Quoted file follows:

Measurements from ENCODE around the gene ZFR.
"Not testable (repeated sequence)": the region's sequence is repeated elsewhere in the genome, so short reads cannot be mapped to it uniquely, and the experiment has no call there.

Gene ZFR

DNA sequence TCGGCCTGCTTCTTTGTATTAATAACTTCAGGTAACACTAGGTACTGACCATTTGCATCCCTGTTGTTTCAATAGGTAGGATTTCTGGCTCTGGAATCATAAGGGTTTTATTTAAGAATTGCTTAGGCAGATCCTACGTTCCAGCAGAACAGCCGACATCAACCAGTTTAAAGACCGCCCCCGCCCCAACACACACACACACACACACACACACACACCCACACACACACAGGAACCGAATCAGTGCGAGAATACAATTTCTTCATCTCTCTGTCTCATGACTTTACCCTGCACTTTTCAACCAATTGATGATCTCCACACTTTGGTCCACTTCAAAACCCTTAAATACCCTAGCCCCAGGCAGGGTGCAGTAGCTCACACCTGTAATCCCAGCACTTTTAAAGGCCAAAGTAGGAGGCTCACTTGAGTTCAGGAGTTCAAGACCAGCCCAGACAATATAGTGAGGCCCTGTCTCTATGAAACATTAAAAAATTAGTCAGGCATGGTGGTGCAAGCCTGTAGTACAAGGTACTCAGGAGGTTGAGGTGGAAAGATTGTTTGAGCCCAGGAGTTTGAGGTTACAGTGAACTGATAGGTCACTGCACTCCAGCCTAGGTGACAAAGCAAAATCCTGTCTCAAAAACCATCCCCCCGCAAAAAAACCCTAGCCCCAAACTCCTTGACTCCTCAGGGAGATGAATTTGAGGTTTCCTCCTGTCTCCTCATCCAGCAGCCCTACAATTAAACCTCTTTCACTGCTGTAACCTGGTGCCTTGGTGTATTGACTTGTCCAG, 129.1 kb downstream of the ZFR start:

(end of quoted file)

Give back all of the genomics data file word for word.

Measurements from ENCODE around the gene ZFR.
"Not testable (repeated sequence)": the region's sequence is repeated elsewhere in the genome, so short reads cannot be mapped to it uniquely, and the experiment has no call there.

Gene ZFR

DNA sequence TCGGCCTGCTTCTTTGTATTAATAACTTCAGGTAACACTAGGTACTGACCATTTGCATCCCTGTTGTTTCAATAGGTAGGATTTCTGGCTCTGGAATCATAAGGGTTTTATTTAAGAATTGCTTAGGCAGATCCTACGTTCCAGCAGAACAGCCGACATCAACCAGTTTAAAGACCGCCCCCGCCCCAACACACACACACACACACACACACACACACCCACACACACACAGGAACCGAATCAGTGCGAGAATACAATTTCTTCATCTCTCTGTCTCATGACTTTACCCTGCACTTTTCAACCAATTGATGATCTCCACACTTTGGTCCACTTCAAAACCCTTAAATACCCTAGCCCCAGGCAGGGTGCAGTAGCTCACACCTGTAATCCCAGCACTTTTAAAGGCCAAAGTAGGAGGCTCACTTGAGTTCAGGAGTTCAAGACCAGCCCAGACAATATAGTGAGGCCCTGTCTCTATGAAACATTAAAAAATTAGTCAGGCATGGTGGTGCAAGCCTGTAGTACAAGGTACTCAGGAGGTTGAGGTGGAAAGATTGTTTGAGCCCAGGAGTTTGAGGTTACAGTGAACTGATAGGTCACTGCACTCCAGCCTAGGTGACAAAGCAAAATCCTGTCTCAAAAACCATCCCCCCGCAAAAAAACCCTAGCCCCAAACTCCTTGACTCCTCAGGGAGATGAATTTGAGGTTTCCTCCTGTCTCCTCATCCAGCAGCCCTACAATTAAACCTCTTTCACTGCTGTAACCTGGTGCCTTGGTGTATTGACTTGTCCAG, 129.1 kb downstream of the ZFR start: